Editorial: the boat people – a shared EU burden

African migrants sit on top of a border fence as a Spanish Civil Guard officer (L) stands on a ladder during an attempt to cross into Spanish territories, between Morocco and Spain's north African enclave of Melilla February 19, 2015. Around 35 migrants managed to cross the border into Spain on Thursday, and are currently being held at CETI, a short-stay immigrant centre, according to local media. REUTERS/Jesus Blasco de Avellaneda (SPAIN - Tags: SOCIETY IMMIGRATION)

PHOTO: Reuters / Scanpix

Stuffed into boats, refugees are drowning in the Mediterranean. Last year alone, 278,000 illegal EU border crossings were registered in the region. On their way to Europe, about 3,000 lost their lives. This year, the numbers are on the increase and, already, close to 2,500 have perished. Formerly regarded as a burden for the countries of destination, the crowds coming have swelled so large as to trigger the issue of EU responsibility.

The topic comes with four vital aspects to consider. Firstly, the refugees arriving in Greece and Italy are not the concern of Greece and Italy – but of the EU. For nations on the borders, especially such as border on the sea, pressure by migrants has always unavoidably been stronger. However, they are not coming to Greece or Italy. They are coming to EU. Up to now, these countries have basically been left on their own. Meanwhile, refugees always equal increased economic and social tension. In other words: dealing with refugees takes money, and ability of society to manage the newcomers as a community. Thus far, only the economic aspect has been emphasised, and naturally the crisis-stricken Greece has not been able to cope. Meanwhile, the social aspect might be more important still: is the community willing to welcome them? And both aspects need to be considered.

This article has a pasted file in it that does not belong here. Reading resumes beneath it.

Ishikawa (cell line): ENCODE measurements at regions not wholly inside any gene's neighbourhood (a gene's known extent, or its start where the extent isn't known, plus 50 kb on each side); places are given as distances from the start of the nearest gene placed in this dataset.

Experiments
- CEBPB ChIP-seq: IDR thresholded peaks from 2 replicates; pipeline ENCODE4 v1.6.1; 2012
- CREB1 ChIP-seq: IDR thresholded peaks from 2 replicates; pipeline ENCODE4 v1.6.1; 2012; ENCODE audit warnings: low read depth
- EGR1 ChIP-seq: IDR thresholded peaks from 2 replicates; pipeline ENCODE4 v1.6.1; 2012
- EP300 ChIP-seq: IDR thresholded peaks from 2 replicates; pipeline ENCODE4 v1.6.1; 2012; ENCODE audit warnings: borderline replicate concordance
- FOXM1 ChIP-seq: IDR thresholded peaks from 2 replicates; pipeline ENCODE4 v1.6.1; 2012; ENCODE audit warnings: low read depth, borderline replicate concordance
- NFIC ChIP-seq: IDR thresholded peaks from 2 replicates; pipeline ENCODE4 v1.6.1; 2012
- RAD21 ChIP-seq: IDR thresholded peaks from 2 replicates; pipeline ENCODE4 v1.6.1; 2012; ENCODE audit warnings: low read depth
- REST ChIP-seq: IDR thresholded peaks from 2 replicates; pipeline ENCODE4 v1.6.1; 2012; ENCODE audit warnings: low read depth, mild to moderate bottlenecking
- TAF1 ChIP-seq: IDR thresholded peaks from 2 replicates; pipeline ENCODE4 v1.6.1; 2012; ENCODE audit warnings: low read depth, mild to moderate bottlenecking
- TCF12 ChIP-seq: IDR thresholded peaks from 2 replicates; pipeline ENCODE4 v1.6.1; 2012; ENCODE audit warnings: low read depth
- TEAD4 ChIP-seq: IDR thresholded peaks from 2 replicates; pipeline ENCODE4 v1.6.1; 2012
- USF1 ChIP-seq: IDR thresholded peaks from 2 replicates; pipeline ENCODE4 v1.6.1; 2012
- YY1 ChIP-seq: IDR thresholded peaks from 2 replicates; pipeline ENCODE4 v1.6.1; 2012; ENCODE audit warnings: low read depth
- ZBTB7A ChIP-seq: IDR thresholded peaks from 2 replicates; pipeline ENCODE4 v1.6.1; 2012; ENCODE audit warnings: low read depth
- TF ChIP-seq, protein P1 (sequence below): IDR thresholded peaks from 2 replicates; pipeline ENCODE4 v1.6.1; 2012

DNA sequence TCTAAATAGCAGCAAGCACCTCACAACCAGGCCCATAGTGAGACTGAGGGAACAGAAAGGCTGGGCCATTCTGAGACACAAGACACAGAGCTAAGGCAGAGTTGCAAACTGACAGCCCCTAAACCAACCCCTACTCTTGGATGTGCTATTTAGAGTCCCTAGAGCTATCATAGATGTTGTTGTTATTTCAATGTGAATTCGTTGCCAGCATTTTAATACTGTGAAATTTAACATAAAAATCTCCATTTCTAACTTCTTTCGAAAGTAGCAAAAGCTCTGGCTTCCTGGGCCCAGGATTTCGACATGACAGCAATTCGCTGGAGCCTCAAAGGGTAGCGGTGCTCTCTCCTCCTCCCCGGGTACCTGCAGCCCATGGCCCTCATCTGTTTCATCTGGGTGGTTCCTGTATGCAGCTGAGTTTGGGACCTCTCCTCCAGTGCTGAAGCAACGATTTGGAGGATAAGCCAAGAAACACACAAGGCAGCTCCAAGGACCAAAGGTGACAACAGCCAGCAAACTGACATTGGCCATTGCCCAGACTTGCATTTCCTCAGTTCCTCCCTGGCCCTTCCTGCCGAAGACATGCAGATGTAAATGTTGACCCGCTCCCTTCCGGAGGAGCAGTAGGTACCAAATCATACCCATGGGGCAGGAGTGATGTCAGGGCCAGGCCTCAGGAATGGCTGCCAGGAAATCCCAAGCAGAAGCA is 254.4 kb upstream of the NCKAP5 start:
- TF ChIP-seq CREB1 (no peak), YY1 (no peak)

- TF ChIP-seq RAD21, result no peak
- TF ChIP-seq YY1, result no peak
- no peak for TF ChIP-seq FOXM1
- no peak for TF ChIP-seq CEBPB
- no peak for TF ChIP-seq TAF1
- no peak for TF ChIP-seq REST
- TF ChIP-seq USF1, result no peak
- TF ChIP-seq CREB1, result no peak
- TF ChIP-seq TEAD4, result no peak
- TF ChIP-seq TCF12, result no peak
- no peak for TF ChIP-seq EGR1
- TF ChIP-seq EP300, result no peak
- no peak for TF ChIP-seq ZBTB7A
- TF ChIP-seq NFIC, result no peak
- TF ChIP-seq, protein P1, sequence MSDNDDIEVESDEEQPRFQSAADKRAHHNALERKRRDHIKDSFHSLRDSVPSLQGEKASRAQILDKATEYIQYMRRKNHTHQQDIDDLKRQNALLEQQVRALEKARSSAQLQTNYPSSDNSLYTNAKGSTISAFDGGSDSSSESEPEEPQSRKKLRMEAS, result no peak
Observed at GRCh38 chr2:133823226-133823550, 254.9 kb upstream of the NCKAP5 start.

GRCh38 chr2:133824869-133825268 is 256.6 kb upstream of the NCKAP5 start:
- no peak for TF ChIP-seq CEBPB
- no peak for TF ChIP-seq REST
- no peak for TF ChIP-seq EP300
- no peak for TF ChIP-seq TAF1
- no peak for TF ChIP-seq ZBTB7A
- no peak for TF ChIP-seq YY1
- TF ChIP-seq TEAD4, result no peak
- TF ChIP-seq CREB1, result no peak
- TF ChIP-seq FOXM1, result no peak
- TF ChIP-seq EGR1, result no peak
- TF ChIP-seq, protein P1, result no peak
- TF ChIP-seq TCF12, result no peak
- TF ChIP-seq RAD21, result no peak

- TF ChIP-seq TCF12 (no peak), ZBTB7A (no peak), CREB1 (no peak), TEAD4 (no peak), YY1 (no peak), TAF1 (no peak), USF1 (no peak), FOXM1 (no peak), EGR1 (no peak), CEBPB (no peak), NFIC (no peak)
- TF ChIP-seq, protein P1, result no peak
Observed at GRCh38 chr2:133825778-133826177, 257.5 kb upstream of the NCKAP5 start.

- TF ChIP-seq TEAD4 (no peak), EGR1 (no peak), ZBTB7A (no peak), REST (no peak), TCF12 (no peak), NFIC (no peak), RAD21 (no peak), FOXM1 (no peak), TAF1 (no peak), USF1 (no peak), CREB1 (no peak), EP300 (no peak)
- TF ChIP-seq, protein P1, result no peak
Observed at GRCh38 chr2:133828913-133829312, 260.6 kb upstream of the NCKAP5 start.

On paper, it may seem simple. Even so, as evidenced by Greece, the reality is much more complex. Left to itself, the nation is unable to cope with the tide of refugees, and the failure to cope is expressed in fear or feud. Herein lies another proof of why refugees are not for one nation but for the EU to manage: with extreme left indeed popping up here and there, it’s obvious that its real EU rise begun in Greece – partly due to the inability to cope with refugees alone. This is an issue worthy of more thought. Thus, greater solidarity regarding the refugees-issue is in common EU interests. 

Secondly – and this is concerning refugees more broadly than the Mediterranean ones – even with Estonia not intending short-term to alter its conservative refugee policy, a marked political difference should be drawn regarding such as flee appearances of the power we ourselves suffered under not too long ago. For those escaping Ukraine from Russian aggression, Estonia needs to open its doors more widely.

Thirdly: prudent people view all things in longer perspective. Already, it has been discovered that Europe will not manage without immigrants. Even the UK, increasingly closed up as governed by the conservatives, has admitted the state would not manage without those from abroad. Up to now, we have been thinking that the EU ought to extent a helping hand to refugees, the approach colouring the attitude. Even so, another approach is seeing those who come as a solution, sometimes.

And fourthly and perhaps most importantly: due to our inability to solve the situation, thousands are perishing at sea. Whatever the solution – shared responsibility in providing a shelter, or a more effective control of EU borders – something needs to urgently happen.